Every day, millions of terabytes of information traverse the globe, constituting a scale of communication unprecedented in human history. As our exploration extends beyond Earth, the significance of images and data from satellites and space missions becomes increasingly profound.
The intricate transfer of such crucial imagery and diverse data for practical applications relies heavily on a federated system. This intricate system involves breaking down information into smaller, compressed segments, subsequently encrypting them for secure transmission and decoding upon arrival.
At the forefront of advancing a decentralized framework for reconstructing data from under sampled and noisy signals is assistant professor Shana Moothedath. Her research not only delves into the complexities of efficient data reconstruction but also prioritizes the security of this process. In the face of an evolving threat landscape, Moothedath directs her efforts toward safeguarding against potential risks posed by malicious actors who may seek to compromise or manipulate data. This security emphasis holds particular significance in contexts vital to national security, where the integrity of information is of utmost importance.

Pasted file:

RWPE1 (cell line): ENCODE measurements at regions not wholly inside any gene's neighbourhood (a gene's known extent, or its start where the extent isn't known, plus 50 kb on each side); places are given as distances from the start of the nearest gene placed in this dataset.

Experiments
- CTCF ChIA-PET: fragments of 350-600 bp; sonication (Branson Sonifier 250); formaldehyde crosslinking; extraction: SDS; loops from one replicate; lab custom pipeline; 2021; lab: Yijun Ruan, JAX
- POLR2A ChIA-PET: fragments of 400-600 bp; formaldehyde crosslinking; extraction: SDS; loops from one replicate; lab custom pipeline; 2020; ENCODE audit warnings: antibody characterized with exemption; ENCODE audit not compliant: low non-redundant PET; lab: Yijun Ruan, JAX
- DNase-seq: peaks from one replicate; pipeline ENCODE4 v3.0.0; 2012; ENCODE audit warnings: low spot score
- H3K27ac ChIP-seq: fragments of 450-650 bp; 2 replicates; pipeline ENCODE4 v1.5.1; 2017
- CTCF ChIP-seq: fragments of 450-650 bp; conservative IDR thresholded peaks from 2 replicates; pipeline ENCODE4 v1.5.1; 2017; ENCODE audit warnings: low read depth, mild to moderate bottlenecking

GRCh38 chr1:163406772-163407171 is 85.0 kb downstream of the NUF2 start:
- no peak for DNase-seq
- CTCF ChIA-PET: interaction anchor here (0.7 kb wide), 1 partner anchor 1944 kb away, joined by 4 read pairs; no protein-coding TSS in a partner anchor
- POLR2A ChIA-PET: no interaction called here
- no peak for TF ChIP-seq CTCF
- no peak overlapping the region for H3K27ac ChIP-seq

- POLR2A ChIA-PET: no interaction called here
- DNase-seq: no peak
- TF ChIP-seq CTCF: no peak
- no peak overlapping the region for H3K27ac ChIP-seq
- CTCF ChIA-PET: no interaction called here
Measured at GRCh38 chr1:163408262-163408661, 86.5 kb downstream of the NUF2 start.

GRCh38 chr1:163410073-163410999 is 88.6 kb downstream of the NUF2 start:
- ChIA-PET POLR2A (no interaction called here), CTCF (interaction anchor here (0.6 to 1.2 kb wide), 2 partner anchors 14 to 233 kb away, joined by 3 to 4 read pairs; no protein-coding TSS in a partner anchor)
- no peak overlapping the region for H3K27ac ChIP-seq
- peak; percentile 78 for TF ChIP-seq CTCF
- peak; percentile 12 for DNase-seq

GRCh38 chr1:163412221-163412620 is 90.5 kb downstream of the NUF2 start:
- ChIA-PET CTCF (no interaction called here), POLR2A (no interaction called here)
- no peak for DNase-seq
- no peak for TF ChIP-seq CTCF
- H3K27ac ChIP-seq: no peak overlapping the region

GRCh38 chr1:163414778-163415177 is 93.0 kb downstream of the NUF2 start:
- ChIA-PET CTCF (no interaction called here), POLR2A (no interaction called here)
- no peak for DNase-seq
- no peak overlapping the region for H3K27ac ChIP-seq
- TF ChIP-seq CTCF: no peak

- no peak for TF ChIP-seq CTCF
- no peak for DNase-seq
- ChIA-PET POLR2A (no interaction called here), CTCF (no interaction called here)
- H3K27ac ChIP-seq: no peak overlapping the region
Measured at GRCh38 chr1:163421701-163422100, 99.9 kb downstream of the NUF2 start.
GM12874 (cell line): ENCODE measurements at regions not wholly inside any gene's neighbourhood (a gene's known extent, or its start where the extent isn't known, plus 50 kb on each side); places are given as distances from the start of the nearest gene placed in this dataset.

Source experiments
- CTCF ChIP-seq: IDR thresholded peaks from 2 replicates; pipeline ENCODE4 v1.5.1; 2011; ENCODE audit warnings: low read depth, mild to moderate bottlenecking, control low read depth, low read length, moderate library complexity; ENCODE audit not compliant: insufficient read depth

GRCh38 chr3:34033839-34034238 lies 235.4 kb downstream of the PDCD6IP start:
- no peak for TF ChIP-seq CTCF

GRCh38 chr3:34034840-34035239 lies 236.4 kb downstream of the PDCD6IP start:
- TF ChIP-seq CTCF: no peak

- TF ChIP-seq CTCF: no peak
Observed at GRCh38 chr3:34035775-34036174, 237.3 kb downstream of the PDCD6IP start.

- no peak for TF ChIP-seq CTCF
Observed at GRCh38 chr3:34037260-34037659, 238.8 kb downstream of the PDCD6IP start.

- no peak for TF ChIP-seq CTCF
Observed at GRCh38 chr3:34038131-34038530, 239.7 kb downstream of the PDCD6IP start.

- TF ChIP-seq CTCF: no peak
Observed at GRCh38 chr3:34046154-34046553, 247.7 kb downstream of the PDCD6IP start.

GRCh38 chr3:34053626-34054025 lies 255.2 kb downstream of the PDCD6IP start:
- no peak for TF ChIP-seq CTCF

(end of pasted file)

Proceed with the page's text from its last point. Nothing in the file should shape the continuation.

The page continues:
“Our primary contribution lies in demonstrating the high success rate of our approach to fully decentralize the communication decoding process,” Moothedath said. “Simultaneously, we aim to excel in identifying and thwarting fraudulent activities perpetrated by malicious actors, thereby ensuring the resilience and dependability of our decentralized framework, especially in critical applications.”